Sample 2.12

SGML-encoded transcription

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<TEXT LANG="eng">
<DIV1 TYPE="part">
<PB REF="1" N="5">
<P>vnto it by occasio~, as y^t they be shaped in certain figures, fashioned &amp; deuided into me~bres, and y^t thei are cold or warm, black or white, or grey,
<NOTE PLACE="marg">There be no qualities of body in God.</NOTE> &amp; such like, thei haue no place in god, who is not of body, but a spirit: wher|fore$the, errour of y^e
<HI>Anthropomorphites,</HI> is to be conde~ned, which attribu|teth vnto god a body framed &amp; disposed into me~bres, accordi~g vnto y^e fashio~ of ma~: Yet is it manifest, y^t there be some thi~gs in God, in respect of y^e which it may be knowe~, though not perfectly, yet somdeale of what ma~ner sort he
<NOTE PLACE="marg">In what poin|tes the quali|te of God is.</NOTE> is. As of what ma~ner essence or being, what substa~ce &amp; nature he is of. In very deede, these things of the~selues are vnsearcheable in God, but yet some part there is of the~ necessarie to know, &amp; is expressed in scriptures by y^e spirit of reuelatio~, y^t consideratio~ wherof, as I iudge, pertaineth to this place.</P> </DIV1>
<DIV1 TYPE="part">
<HEAD>Of what manner sort God is in the conside|ration of his Essence.</HEAD>
<P>OF the Esse~ce or being of God, beside y^t it is the fountain &amp; beginning
<NOTE PLACE="marg">What is sayd of the Essence of God.</NOTE> of all thinges y^t be, first it may be said y^t it is only one, hauing none like neither in heauen nether in the earth: &amp; therfore maketh only one God,
<NOTE>Of the vnite of the essence of God.</NOTE> excluding altogether the nu~bre of gods, wherby y^e Gentiles wer deceiued. To this place belongeth y^t which is read in holy scriptures of the vnite of God, as in the .6. of Deuteromie: Heare Isreal, y^e lord thy God is one God.
<NOTE PLACE="marg">
<HI>Deut.</HI> 6.</NOTE> and in the .44. &amp; .45. of Esay: Besides mee, he saith, there is no other God. And in the eyght of the first to the Corinthia~s: We know that there is no
<NOTE PLACE="marg">I.
<HI>Corinth.</HI> 8.</NOTE> ydole in the world, and the there is no other God but one. And in the .4. to the Ephe. One God and father of all, which is ouer all and by all.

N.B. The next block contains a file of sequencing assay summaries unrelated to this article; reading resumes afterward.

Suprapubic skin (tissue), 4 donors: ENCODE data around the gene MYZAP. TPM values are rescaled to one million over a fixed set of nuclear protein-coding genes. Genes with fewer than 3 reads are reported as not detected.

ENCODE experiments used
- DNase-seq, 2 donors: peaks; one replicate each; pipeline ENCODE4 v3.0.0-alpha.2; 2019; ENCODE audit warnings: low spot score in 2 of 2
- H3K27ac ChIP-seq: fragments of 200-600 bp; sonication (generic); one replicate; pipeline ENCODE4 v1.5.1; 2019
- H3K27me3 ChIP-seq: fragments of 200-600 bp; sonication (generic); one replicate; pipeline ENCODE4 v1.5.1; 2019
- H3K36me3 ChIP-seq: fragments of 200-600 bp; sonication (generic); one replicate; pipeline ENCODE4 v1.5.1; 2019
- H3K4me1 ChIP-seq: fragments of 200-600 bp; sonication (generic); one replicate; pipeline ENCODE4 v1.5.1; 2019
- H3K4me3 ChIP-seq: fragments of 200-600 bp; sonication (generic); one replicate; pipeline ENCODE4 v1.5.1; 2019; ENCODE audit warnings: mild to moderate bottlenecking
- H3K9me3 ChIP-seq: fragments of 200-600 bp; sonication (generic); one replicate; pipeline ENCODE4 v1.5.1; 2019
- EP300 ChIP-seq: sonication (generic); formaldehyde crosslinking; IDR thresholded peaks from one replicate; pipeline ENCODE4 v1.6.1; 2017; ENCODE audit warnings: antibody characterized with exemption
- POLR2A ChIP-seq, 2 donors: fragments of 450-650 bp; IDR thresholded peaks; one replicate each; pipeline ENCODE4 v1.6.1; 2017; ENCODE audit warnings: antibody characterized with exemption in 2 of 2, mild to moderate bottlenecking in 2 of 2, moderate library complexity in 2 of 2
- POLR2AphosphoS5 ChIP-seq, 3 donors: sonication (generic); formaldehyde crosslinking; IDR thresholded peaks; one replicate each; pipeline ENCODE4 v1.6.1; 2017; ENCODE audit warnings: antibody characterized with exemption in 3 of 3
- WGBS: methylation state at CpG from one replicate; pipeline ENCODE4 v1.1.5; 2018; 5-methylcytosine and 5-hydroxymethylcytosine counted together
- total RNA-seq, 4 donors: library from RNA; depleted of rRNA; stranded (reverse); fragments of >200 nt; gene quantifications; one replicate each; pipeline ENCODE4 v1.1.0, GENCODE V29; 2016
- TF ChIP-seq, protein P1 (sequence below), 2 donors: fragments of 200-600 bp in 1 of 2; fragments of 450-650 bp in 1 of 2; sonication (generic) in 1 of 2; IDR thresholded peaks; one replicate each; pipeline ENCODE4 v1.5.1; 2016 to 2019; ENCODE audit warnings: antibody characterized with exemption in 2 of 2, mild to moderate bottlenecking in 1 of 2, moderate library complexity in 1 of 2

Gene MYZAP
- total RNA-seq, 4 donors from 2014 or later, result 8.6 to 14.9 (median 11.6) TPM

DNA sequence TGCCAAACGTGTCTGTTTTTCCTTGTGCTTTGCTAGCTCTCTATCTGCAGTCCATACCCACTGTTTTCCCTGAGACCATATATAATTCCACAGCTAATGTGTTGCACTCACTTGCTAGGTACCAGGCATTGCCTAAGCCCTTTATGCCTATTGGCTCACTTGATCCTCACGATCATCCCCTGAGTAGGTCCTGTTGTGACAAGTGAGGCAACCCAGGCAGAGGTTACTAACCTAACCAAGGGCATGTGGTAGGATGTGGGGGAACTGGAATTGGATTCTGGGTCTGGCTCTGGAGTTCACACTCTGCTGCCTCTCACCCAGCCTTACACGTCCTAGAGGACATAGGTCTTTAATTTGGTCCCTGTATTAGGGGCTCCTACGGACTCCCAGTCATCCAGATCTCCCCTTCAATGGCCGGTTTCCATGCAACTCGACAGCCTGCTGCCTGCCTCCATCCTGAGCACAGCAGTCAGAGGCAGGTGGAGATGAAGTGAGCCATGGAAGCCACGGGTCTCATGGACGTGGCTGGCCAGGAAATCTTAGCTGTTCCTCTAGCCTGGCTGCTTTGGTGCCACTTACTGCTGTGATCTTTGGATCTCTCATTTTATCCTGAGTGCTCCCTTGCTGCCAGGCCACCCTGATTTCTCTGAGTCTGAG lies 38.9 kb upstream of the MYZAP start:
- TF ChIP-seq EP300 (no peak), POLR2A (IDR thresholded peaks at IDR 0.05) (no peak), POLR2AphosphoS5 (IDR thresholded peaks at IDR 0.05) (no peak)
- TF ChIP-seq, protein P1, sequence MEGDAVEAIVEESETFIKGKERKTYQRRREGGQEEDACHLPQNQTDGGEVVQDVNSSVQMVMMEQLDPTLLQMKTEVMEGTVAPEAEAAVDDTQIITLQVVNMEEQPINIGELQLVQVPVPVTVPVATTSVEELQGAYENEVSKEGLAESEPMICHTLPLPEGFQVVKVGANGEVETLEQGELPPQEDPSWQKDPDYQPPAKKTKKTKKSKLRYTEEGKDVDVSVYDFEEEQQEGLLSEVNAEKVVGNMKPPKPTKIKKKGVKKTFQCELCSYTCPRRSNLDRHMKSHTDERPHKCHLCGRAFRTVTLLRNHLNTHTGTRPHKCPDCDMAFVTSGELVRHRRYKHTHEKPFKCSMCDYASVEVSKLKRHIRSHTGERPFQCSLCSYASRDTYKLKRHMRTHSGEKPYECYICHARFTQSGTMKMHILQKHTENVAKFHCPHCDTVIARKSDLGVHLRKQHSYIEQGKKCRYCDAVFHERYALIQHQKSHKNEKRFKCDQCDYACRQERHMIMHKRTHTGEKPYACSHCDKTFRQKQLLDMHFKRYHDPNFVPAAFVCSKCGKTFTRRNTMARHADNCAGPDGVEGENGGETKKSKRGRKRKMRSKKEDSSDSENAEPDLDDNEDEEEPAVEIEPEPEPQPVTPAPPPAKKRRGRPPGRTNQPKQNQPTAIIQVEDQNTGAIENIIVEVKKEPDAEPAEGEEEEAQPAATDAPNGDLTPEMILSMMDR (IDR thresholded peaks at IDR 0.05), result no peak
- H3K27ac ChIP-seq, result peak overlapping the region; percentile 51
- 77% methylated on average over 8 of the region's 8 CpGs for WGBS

<NOTE PLACE="marg">
<HI>Ephesians.</HI> 4.</NOTE> </P>
<P>This vnite of God y^e Philosophers of y^e ge~tiles did acknowledge. Plato doth manifestly defend the Monarchie or sole gouerna~ce of God. Aristotle witnesseth, that one minde and vnderstanding gouerneth the worlde. And Cicero folowing Plato, in many places confesseth one God. Of the poets Vergil spake in this sort of God.
<L>for God doth passe through all the landes,</L>
<L>The waues of sea and through the sandes.</L>
<L>The deapth of heauen both whote and colde,
<NOTE PLACE="marg">
<HI>Geor.</HI> 4.</NOTE> </L>
<L>Fro~m him come beast both yong and olde:</L>
<L>Both wilde and tame, and man also</L>
<L>Hath strength and life, both frende and foe.</L></Q></P>
<P>And Ovide in the first boke of his transformatio~ doth clerely attribute y^e
<NOTE PLACE="marg">The reason of wisemen.</NOTE> workmanship of the whole world to one God alone. Wise men saw y^t the world could nether haue ben made, neither after y^t it was made colde haue been gouerned by many, bicause of y^t vnspeakable and most constant agre|me~t of all thinges (which doth most certainely proue the vnite of the true
<NOTE PLACE="marg">The folishnes of the~ which maketh ma|ny goddes.</NOTE> God) and y^t could not be w^tout dau~ger, if many gods had the gouernance therof: So y^t the strife and battels of the gods of the gentiles are not w^tout purpose set forth by Homere. Wherefore it is a mockery to talk w^t them, which bicause, of the hughnes of thinges created, supposeth this world ca~ not be gouerned of one, as though one were not able to susteine so great a waight of thinges, but that it neded many.</P>
<P N="1">1 First they faile in this, that they considre y^e hughnes of the workma~ship
<NOTE PLACE="marg">The creatour is greater tha~ the worke which hee created.</NOTE> either alone either more than they do the maiesty &amp; power of the worker, so y^t they think the work passeth the strength of the worker: as though the maker were not greater &amp; more puissa~t than y^e work which he hath made.</P>
<P N="2">2 Againe they be fond in this point, y^t they suppose y^e world may be bet|ter gouerned of many gods tha~ of one, like as it is in me~s cases, y^t two are</P> </DIV1> </BODY> </TEXT> </EEBO>